Three Words: Salsa. Cheese. Eggs.

Sundae Horn
Sue, Vince, Noel and Daniel
Sue, Vince, Noel and Daniel

Jenny and I met a few weeks ago at the Pony Island Restaurant for breakfast.

For some strange reason, perhaps because of this article I was planning to write, we looked over the menu. Why? We knew what to order: Salsa Cheese Eggs. “What else were we going to get?” she asked. What else, indeed?

Salsa Cheese Eggs (a delicious concoction of hash browns, eggs, cheese and salsa) may be an obvious choice, but for a lighter appetite, there’s also Pony Potatoes*, Bacon, Egg and Cheese biscuits or Pecan Hotcakes. Or you can always order the classic Two Eggs with choice of bacon, sausage or ham, grits or hash browns, toast or biscuits. Doesn’t that make your mouth water?

The Pony Island has always been a popular place with both locals and tourists. And this winter, it has been the only restaurant open for breakfast.

On the day we were doing our “research” (Salsa Cheese Eggs), we took notes on the action around us. Our server, Noel Goodwin, was efficiently tending to her tables. Customer Earl O’Neal was occupying his regular table and chatting with passersby. Owner Sue O’Neal was visiting with the other patrons, making everyone feel welcome. There was a table of hunters (“Just think,” Jenny said. “They’re already halfway through their day.”), and more visitors and locals. All were enjoying the hospitality and tasty food.

When Sue had a chance, she sat down and joined us in reminiscing about good times on Ocracoke, and great breakfasts we’ve had at the Pony over the years.

“The funny thing is,” Sue said. “When I first started coming to Ocracoke for the summer, I always said I could never work at the Pony because the mornings are too intense for me. And here I am!”

So, how did she end up at the Pony? By marrying local boy Vince O’Neal, who comes from a long line of fishermen and cooks.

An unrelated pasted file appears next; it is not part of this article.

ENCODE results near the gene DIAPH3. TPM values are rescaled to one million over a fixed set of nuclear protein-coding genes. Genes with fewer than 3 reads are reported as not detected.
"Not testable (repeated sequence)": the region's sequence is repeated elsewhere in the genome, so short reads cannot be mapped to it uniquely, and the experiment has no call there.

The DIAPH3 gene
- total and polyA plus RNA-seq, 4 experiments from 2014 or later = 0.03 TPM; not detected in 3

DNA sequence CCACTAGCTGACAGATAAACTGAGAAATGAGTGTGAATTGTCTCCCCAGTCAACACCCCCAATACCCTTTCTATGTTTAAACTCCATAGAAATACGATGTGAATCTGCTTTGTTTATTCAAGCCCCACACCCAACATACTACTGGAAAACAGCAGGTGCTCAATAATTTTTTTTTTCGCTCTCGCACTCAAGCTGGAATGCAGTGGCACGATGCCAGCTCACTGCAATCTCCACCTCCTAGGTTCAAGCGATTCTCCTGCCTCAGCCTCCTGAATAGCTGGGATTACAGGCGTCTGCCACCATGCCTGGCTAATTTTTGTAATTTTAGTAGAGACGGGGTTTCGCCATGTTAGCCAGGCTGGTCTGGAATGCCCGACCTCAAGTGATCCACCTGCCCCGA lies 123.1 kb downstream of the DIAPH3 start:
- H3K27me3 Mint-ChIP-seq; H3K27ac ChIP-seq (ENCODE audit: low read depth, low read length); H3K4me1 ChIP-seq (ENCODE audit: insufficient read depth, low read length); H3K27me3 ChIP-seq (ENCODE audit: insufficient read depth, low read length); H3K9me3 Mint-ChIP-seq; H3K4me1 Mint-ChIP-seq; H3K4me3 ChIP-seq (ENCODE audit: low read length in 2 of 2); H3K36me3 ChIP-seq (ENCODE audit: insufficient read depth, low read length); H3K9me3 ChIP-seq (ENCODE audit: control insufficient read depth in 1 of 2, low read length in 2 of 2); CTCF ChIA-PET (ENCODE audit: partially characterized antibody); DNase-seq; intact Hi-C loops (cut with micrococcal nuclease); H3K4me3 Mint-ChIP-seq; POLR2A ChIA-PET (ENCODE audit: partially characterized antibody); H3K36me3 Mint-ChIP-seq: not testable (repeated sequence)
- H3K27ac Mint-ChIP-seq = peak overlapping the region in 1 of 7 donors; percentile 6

Vince grew up on Ocracoke, after his dad, a native Ococker, retired from the Coast Guard when Vince was six years old. He graduated from Ocracoke School, and served in the Coast Guard for eight years before coming back to the island. Sue says he always wanted to move back home to run a business and raise a family.

Sue, meanwhile, grew up on another island, a world away. She traveled from Staten Island to Ocracoke with family to visit, and ending up working here during the summers. She moved here for good in 1993, and married Vince in ’96. Together they have three children, Katie, Carson, and Noah, and they all keep the tradition going of good food and family friendliness at the Pony.

The Pony Island Restaurant has been a popular place to eat since it opened its doors in 1959, when it was called, simply, “The Ocracoke Restaurant.” Founding owners Alex and Marie Eley were local entrepreneurs who also started the Trolley Tours and opened the Trolley Stop, a walk-through ice cream shop where the Flying Melon Café is today.

Sue says the building “really hasn’t changed much” over the years. It has the same footprint and the same charm as always.

The Eleys sold The Ocracoke Restaurant to the Esham family (owners of the adjacent Pony Island Motel) in 1972, then the Eshams sold it to James Barrie and Ellen Gaskill, who ran it for 10 years before selling to Vince O’Neal and retired Coast Guard chief Peter Stone. Vince bought Peter out in 1995. In the summer, former owner Ellen Gaskill still cooks breakfast and dinner. Roger Lee Parsons is another longtime kitchen employee.